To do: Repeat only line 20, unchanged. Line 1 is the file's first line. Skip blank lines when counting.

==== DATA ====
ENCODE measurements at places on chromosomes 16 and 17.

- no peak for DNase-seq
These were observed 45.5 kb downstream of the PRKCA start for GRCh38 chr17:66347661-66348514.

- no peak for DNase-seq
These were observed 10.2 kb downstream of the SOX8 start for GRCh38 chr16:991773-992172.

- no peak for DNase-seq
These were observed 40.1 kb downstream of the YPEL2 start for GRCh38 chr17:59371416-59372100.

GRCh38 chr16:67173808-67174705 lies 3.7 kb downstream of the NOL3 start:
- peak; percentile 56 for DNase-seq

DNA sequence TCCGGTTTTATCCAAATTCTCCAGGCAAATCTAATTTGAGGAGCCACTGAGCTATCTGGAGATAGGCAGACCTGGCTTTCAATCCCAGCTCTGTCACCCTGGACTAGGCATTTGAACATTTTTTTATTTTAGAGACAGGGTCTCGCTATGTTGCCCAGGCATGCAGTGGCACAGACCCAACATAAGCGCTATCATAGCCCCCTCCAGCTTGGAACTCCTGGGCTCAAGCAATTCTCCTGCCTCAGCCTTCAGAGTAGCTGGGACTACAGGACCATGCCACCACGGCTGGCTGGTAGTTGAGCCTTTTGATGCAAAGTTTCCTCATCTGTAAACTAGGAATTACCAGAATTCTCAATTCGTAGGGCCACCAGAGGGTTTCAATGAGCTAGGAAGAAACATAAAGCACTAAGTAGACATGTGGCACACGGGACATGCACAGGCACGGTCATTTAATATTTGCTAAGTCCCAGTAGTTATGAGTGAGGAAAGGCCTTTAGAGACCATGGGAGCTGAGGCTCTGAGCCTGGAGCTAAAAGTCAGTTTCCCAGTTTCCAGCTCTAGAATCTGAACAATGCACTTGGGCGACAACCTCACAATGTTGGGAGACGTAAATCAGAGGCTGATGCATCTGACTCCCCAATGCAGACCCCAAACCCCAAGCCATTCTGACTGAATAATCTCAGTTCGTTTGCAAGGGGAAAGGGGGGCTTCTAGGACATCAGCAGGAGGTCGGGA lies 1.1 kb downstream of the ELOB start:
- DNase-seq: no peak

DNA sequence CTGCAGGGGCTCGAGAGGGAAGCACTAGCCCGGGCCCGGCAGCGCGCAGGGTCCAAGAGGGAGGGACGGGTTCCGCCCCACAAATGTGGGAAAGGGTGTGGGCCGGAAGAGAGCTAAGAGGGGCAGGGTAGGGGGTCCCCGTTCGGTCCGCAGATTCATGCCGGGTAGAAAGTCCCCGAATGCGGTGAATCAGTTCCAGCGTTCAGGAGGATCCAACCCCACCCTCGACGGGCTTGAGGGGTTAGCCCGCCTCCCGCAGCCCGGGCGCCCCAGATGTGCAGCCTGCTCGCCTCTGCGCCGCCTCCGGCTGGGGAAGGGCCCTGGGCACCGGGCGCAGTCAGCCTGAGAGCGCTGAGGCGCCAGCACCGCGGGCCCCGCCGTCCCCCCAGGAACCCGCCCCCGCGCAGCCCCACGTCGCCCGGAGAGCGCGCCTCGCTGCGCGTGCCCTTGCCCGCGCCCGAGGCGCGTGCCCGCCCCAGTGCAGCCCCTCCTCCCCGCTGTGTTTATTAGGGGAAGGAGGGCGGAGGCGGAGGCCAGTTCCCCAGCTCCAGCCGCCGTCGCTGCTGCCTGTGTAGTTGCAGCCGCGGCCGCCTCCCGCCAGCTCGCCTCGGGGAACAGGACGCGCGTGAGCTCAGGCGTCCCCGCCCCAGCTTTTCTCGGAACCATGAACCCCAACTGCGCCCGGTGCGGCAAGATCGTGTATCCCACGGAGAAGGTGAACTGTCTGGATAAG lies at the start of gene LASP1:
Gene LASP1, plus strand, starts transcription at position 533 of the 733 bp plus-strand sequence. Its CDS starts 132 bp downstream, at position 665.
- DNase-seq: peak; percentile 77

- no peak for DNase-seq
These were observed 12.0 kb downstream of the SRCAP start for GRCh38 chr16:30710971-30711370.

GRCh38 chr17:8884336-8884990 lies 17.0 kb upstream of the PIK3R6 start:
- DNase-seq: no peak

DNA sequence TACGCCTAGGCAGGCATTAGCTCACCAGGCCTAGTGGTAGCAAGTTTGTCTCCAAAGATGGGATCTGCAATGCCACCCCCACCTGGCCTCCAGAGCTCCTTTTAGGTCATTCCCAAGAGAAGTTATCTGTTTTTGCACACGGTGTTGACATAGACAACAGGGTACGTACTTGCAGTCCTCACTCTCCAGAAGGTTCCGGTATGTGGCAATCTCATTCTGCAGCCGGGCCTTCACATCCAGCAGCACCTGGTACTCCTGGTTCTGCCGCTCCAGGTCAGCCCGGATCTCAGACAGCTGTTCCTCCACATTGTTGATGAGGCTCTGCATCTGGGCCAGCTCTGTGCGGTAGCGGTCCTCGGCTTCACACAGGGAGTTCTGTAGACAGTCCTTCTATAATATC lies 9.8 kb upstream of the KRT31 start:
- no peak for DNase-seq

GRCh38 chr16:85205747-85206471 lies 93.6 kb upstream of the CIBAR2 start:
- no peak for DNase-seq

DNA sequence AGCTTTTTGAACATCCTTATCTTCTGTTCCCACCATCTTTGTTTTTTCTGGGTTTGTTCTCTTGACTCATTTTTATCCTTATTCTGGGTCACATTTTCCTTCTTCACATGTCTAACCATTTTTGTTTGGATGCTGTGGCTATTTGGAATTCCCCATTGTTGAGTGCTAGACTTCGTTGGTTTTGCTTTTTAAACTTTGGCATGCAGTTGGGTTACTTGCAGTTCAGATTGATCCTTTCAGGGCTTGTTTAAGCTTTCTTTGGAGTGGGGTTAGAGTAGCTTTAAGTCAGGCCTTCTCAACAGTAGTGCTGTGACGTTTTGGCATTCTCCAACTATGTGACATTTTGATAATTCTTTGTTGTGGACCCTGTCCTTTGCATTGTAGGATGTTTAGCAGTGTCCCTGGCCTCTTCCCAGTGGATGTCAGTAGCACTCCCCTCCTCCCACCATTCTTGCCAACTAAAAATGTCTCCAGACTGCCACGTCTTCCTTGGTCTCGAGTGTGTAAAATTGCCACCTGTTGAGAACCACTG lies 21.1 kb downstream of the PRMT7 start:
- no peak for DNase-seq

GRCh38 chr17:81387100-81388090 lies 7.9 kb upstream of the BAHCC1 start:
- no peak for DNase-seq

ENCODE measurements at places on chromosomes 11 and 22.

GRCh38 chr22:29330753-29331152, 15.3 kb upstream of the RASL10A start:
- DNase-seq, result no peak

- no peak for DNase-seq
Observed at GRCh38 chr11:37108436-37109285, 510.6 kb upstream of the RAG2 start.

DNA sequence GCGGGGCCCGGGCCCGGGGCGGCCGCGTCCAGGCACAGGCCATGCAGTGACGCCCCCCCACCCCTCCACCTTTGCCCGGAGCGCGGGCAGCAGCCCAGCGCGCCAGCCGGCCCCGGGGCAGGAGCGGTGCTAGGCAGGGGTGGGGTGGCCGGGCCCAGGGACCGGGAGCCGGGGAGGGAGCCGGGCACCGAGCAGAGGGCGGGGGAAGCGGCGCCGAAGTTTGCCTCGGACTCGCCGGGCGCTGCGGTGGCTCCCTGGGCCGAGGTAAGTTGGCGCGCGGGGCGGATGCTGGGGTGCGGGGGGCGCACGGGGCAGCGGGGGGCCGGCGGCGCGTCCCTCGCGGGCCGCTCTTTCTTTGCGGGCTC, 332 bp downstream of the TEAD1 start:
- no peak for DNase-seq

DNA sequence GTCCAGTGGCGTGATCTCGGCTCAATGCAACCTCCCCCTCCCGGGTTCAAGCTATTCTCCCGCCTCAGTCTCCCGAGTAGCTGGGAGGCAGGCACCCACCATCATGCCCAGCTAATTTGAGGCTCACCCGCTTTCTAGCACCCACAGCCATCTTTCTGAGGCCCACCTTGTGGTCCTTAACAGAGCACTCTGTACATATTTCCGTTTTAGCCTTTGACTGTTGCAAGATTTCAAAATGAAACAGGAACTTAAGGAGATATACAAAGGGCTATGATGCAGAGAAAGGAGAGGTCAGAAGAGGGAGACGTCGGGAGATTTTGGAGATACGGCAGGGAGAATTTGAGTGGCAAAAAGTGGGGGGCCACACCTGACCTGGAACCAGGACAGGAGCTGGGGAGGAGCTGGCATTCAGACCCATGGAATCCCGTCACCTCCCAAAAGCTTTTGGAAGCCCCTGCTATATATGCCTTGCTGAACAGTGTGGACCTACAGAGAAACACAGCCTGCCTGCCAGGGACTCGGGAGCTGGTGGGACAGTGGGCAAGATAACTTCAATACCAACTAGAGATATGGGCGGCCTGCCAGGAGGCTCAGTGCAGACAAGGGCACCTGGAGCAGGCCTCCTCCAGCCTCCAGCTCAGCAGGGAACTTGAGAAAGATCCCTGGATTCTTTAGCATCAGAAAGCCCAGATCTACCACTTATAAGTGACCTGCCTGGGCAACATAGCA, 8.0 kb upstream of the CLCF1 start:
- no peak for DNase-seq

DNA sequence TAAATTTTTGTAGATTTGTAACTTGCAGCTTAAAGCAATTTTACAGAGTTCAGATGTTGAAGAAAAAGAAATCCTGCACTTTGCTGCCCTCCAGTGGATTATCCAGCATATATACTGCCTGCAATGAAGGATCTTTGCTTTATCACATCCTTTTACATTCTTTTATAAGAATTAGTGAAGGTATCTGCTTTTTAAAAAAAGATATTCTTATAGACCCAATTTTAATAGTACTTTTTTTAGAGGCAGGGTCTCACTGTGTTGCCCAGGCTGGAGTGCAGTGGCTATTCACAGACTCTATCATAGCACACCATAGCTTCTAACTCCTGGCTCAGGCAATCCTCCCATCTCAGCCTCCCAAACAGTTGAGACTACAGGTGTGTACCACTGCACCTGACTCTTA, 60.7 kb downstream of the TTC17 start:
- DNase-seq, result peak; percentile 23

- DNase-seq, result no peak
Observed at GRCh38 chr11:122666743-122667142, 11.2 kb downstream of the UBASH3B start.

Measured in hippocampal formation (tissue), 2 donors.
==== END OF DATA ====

- no peak for DNase-seq